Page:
People Dogs Live Forever (Essay)

Apr 10, 2022 by Mike Magluilo
The early days are euphoric. The dog is soft, cute and playful. We smile a lot. He radiates energy and chews through everything in his path as he engages with his new world. His nature is to be wild and boundless, so we thoughtfully introduce the structure that will allow us all to live together. We arrange our lives around the dog. He keeps us up late, wakes us during the night and needs to be exercised during the day. Walks, hikes, dog parks and meetups become things we do in our free time. The dog lives for fun, exploration, learning, eating, peeing, pooping and humping the legs of unsuspecting visitors. 

Without noticing it, the dog becomes part of our life, and ours becomes a life with a dog. We become dog people. The dog needs to eat regularly and get his exercise. Most of the time we walk a familiar route on a leash, but we also take him for hikes and let him run off-leash at the park. The dog loves new experiences and wants to sniff the other dogs he passes. The dog enjoys life while forming his identity, finding his place in the pack. He grows and is healthy, well-trained and cared for. He becomes a people dog. 

We notice grey hairs on our dog’s muzzle. The vet tells us he needs a few teeth removed. He snores at night. He’s an adult dog but still loves to bark and pretend he can chew the door down when the mailman visits. He depends on us for exercise and food and enjoys his walks, hikes and visits to the park. However, he has become more selective about who he socializes with. He no longer sniffs every butt he passes. The best part of his day remains the return of his owners, but he rarely attacks us with a “welcome home” greeting at the door. He’s more likely to sniff our legs to find out what we’ve been up to or simply raise his head in a look of recognition from the couch by the front window. The dog has grown content with life in our family, and we no longer remember life without the dog.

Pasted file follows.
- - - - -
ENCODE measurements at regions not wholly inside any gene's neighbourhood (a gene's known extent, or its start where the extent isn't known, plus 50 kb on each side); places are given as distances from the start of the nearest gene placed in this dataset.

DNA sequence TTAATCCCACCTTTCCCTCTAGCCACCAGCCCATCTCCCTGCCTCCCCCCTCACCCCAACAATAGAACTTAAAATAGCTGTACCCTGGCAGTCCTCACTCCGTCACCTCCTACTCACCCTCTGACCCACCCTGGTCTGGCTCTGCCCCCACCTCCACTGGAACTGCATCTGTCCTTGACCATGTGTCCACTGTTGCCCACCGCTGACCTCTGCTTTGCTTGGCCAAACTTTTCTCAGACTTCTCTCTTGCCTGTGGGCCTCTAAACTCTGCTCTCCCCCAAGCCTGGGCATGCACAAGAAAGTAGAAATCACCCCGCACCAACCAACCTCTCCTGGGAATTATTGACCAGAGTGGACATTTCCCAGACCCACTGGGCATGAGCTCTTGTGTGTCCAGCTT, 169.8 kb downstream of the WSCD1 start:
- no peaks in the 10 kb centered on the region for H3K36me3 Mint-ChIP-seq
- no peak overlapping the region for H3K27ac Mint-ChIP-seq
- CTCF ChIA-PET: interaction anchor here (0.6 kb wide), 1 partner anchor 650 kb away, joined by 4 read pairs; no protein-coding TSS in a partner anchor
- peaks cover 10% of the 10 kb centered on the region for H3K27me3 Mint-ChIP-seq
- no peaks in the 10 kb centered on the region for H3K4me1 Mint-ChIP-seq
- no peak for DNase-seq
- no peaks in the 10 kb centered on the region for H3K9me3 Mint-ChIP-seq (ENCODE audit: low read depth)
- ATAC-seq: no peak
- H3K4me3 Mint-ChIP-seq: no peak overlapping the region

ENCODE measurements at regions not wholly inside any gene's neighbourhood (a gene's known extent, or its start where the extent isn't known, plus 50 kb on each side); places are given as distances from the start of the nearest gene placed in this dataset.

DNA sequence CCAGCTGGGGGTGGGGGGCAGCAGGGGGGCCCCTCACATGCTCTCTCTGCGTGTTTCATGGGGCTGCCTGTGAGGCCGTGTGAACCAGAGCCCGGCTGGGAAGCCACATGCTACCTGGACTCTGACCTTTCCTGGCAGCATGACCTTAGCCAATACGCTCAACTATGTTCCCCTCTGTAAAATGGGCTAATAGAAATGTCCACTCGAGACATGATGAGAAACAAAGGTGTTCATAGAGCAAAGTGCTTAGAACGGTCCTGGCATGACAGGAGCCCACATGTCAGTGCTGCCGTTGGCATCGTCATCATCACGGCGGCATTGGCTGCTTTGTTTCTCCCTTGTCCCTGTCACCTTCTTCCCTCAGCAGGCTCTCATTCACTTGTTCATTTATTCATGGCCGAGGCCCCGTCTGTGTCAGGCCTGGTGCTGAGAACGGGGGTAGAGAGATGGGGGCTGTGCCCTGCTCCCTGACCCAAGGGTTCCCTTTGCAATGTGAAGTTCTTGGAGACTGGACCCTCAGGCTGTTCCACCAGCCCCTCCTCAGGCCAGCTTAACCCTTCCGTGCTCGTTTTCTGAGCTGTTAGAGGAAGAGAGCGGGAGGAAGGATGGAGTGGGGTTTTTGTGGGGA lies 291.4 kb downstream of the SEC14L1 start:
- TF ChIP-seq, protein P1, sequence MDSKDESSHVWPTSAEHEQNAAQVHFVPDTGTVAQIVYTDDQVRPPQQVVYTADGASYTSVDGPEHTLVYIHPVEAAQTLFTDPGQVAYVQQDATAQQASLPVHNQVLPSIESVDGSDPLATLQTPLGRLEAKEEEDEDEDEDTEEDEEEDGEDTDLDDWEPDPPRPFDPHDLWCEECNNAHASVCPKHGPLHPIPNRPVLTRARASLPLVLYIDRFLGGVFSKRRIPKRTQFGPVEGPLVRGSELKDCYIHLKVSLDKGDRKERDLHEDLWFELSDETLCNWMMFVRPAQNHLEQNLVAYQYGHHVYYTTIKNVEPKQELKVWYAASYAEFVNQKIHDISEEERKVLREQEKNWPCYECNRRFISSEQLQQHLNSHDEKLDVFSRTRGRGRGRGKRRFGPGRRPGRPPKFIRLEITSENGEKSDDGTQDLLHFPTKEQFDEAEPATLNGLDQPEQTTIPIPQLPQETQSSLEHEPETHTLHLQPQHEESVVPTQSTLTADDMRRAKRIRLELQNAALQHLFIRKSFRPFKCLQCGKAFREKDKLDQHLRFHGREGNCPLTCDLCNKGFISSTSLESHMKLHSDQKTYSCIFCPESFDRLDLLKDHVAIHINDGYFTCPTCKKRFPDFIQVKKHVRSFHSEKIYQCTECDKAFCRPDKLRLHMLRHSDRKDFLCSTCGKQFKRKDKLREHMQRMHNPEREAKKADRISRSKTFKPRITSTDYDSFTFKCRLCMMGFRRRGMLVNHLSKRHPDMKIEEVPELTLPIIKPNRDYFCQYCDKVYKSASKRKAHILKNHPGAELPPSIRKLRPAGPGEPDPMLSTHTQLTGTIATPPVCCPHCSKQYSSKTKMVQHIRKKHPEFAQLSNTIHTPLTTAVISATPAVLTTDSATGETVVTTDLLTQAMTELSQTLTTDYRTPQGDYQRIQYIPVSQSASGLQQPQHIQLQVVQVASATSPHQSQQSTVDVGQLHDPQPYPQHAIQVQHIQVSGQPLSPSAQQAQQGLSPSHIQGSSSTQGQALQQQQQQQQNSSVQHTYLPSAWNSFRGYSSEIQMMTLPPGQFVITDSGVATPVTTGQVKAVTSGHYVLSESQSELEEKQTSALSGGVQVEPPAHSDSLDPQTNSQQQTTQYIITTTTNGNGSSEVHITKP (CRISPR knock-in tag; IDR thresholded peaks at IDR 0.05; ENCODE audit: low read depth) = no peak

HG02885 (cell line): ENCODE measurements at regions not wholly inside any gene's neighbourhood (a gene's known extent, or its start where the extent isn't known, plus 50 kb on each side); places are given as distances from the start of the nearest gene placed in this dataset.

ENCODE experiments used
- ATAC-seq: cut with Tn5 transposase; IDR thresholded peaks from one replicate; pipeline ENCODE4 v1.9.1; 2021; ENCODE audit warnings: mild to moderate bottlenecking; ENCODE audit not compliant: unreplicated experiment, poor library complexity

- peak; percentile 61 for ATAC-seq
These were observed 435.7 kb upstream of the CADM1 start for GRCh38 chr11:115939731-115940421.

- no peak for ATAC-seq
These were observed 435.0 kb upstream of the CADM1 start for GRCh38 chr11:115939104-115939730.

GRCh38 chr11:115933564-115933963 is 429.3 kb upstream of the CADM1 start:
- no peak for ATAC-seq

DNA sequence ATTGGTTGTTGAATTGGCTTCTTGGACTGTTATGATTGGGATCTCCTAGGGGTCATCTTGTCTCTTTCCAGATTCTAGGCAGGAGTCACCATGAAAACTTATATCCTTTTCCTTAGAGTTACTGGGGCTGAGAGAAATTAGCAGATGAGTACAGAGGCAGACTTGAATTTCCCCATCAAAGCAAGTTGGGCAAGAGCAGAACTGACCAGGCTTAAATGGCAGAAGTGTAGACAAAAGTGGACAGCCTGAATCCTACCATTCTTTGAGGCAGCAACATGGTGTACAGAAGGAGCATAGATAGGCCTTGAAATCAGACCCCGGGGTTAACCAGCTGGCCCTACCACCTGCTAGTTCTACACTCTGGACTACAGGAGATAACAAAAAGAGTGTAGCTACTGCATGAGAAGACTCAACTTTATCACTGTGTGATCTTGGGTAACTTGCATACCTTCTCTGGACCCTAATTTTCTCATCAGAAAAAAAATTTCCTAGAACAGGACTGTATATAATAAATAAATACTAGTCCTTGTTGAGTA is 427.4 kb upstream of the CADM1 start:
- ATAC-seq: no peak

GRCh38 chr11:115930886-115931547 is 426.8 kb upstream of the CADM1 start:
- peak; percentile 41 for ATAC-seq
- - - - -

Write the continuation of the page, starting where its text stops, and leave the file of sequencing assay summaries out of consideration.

One day we notice the dog is old. His face grows lean and white. His eyes glisten with a quieter emotion. He still can’t talk, but we are able to communicate with each other more clearly than ever. All the dog seems to want is to be included. He gets anxious when we leave the house, uncomfortable being left behind. When we are home, he wants a lap to place his head upon or a warm body to snuggle against. He is more likely to herd us to bed than to the dog park, though he submits to exercise when it’s offered and hasn’t forgotten how to strut down the street like he owns it. He notices other dogs we pass on our walks but knows life will go on if he misses the latest opportunity to socialize. We no longer fear he is going to run away, and we all enjoy the liberation of allowing him to walk alongside us without a leash and come in and out the front door as he wishes. The best part of his day has become soaking up the sunshine in the front yard. 

Our dog has been present for everything that’s happened in our lives since we welcomed him into our home. He’s aged, while we’ve grown. Life has gotten complex, yet he’s kept it real. We start to wonder how much time he has left. The dog has become the glue to our family, and we give him everything we can to keep his life rich and comfortable. A life will eventually end. It’s what happens. But the dog will never leave us. 

Benny the Pug, May 2021 (12 yo)